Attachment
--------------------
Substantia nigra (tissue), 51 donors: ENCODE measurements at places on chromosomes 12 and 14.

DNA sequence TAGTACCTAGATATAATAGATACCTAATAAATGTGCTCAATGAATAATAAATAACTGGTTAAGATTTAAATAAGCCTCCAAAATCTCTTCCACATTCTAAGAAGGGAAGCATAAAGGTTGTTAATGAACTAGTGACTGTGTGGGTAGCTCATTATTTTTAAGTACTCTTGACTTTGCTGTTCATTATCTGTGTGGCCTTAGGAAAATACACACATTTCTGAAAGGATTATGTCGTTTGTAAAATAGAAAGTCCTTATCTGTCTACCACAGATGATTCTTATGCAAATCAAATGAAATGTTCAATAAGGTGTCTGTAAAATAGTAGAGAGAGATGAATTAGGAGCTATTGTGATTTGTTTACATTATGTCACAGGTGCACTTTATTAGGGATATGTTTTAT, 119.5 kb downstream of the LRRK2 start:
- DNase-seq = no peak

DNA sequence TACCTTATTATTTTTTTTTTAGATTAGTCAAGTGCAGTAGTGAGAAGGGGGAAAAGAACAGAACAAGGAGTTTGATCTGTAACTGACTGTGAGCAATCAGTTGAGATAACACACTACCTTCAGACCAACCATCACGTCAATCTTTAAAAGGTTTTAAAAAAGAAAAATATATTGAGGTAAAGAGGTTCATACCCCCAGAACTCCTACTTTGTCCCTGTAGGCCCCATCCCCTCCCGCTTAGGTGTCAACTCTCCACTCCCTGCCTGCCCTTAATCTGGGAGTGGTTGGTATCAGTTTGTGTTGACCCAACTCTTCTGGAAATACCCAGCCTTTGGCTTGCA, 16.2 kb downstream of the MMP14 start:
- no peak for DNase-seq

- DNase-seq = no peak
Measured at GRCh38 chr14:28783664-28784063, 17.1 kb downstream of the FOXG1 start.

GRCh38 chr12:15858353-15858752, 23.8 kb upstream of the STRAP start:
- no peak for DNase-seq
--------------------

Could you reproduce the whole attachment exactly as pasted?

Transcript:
Substantia nigra (tissue), 51 donors: ENCODE measurements at places on chromosomes 12 and 14.

DNA sequence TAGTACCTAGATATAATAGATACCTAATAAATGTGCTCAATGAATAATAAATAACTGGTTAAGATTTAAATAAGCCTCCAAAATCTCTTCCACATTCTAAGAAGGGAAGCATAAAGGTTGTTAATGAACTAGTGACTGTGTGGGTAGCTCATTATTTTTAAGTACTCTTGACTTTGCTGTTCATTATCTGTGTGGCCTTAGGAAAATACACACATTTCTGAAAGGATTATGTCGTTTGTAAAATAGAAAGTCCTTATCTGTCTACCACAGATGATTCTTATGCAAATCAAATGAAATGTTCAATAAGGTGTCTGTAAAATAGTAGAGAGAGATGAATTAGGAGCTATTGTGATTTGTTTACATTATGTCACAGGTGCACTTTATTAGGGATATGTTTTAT, 119.5 kb downstream of the LRRK2 start:
- DNase-seq = no peak

DNA sequence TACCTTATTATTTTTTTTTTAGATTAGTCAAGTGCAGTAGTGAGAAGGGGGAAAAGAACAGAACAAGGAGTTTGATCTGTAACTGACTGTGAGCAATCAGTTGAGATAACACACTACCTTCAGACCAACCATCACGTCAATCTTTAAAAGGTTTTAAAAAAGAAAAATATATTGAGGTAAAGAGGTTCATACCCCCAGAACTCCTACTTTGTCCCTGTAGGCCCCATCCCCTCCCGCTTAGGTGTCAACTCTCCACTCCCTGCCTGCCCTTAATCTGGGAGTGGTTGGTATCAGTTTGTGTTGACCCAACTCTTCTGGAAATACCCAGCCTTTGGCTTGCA, 16.2 kb downstream of the MMP14 start:
- no peak for DNase-seq

- DNase-seq = no peak
Measured at GRCh38 chr14:28783664-28784063, 17.1 kb downstream of the FOXG1 start.

GRCh38 chr12:15858353-15858752, 23.8 kb upstream of the STRAP start:
- no peak for DNase-seq